I remember the first time I watched Tim Burton’s “Batman” from 1989, in which the character of Jack Napier falls into a vat of acid and emerges with clown makeup and a permanently smiling face. I couldn’t help but think, “how f****** stupid.” Not only would you instantly die from falling into a vat of acid, but you wouldn’t come out of some green liquid wearing white face paint. I hated Jack Nicholson’s version of the Joker, and still do. Up until I saw “The Dark Knight,” I couldn’t understand the draw of the character. The Joker’s schemes in “The Dark Knight” were far more maniacal and devastating than Nicholson’s in “Batman.” I actually laughed along with the characters in “Batman” when that laughing gas was released. Oh my, how silly indeed. Now we have “Joker,” and an all new, thoughtful backstory has finally been crafted for the iconic villain. This is what I have been waiting for.
“Joker” finds an interesting juxtaposition in being distant yet connected to its source material. Although it has been branded as a standalone, there are clear indications that the door has been left open for a continuation. Walking in, I had no idea whether or not the Wayne family would be present in the film, but they are, and they play a much larger role than I would have anticipated. Some of them are quite jarring, and almost took me out of the film completely. I think Phillips could have easily cut all the Batman related scenes and had a truly one-off Joker movie, but surprisingly that’s not what he did. DC may have a difficult time in determining the direction of Batman going forward, given the popularity of “Joker” and the irony it lays out between Bruce Wayne and Arthur Fleck. I for one would like to see the studio continue with Phoenix’s Joker and play off the dichotomy between the two. Lord knows we don’t need another Batman origin story.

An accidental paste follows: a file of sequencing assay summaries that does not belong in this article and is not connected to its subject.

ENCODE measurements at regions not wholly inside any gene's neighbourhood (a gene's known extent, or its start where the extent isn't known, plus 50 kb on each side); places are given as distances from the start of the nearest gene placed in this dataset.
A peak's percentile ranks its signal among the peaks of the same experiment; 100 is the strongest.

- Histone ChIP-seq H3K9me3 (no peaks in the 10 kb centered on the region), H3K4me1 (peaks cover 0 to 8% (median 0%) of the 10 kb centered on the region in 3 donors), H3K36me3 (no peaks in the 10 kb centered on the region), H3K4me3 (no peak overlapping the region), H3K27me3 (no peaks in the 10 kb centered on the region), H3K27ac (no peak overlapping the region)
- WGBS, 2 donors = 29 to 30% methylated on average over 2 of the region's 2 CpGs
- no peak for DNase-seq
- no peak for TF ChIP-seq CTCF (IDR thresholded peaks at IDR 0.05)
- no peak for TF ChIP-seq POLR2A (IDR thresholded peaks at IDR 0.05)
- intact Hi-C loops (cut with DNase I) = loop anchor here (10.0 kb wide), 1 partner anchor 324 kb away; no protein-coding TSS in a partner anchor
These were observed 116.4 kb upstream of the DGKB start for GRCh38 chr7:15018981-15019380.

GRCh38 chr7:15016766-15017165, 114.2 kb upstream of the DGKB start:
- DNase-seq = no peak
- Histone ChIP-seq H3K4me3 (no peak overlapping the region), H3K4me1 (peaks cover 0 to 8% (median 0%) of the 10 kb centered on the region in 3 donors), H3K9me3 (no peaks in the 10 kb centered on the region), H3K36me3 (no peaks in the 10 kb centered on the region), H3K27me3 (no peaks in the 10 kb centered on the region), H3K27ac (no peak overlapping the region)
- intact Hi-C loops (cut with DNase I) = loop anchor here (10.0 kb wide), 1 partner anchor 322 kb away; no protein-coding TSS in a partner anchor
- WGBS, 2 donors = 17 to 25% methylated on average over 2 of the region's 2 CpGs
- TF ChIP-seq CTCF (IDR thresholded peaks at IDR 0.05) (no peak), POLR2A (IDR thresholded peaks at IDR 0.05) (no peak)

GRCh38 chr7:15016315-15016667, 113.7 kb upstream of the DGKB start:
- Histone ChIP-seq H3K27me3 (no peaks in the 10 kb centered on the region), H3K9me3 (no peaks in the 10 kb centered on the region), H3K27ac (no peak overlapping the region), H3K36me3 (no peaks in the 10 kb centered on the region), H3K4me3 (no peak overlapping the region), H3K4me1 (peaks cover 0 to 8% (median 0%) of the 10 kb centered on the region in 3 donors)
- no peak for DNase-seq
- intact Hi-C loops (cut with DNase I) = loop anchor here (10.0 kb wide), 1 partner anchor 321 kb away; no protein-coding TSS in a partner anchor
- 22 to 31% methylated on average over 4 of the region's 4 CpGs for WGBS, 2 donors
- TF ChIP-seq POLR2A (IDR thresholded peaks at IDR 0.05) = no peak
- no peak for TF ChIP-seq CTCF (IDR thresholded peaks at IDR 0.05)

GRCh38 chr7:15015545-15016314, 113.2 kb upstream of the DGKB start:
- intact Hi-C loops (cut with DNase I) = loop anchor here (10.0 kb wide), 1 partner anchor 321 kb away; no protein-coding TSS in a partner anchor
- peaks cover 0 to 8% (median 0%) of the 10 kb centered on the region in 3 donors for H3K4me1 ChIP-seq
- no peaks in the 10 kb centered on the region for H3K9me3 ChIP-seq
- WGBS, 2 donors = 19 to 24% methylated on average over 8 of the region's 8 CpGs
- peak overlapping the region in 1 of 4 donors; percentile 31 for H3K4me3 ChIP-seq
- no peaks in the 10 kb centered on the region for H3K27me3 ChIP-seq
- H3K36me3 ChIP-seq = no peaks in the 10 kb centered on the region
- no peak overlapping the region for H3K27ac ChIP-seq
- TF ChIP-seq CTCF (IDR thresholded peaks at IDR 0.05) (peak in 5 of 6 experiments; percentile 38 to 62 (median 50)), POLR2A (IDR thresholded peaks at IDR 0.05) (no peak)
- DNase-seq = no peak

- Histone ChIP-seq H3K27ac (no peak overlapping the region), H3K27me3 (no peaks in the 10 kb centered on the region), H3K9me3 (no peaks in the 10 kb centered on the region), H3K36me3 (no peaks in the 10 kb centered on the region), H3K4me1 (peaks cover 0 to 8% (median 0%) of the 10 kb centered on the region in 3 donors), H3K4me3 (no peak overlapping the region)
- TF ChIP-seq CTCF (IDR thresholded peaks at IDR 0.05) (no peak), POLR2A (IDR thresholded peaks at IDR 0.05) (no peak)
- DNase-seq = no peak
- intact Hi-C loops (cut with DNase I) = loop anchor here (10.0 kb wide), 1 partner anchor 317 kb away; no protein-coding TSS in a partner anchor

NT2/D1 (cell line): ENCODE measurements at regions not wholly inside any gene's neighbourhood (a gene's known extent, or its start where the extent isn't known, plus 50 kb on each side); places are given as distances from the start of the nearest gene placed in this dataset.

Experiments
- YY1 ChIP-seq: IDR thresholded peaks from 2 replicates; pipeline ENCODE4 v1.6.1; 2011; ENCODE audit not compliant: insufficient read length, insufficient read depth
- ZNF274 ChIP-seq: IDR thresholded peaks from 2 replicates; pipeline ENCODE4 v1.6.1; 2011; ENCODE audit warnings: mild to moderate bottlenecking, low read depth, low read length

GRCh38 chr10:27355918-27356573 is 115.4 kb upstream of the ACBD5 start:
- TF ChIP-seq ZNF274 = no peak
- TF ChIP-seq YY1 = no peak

Speaking of Phoenix, he is downright phenomenal here. He will undoubtedly be up for an Oscar nod next year, and could have a serious chance of winning. Even though I thought that no one could bring anything new to the Joker’s laugh, Phoenix totally redefines that entire shtick. He turns it into something unavoidable and at times painful that [Fleck] initially tries to overcome. One thing I always worry about with character studies is whether or not we will get to spend enough time with the titular character. Fortunately, the camera is constantly on Phoenix, and we see his entire breadth of acting ability over the course of the two hour runtime. There’s no point in playing the compare game; instead, I’d rather appreciate how each actor who has played the Joker has brought something new to the role. Phoenix is so fierce in and committed to this role that he at times had me taken aback with his portrayal. I didn’t see Phoenix on screen at all, only Arthur and the monsters inside of him.
“Joker’s” social commentary has become a point of contention amongst critics and audience members. Some have said that Phillips’ depiction of violence in the film creates too much sympathy for such a dark character. Violence in art and media will always draw criticism, and this debate has been going on for decades. I honestly expected the violence to be much worse in the film, but it was pretty standard R-level stuff. There was only one bloody scene that shocked me. The violence is much more psychological here, and that is what has people concerned.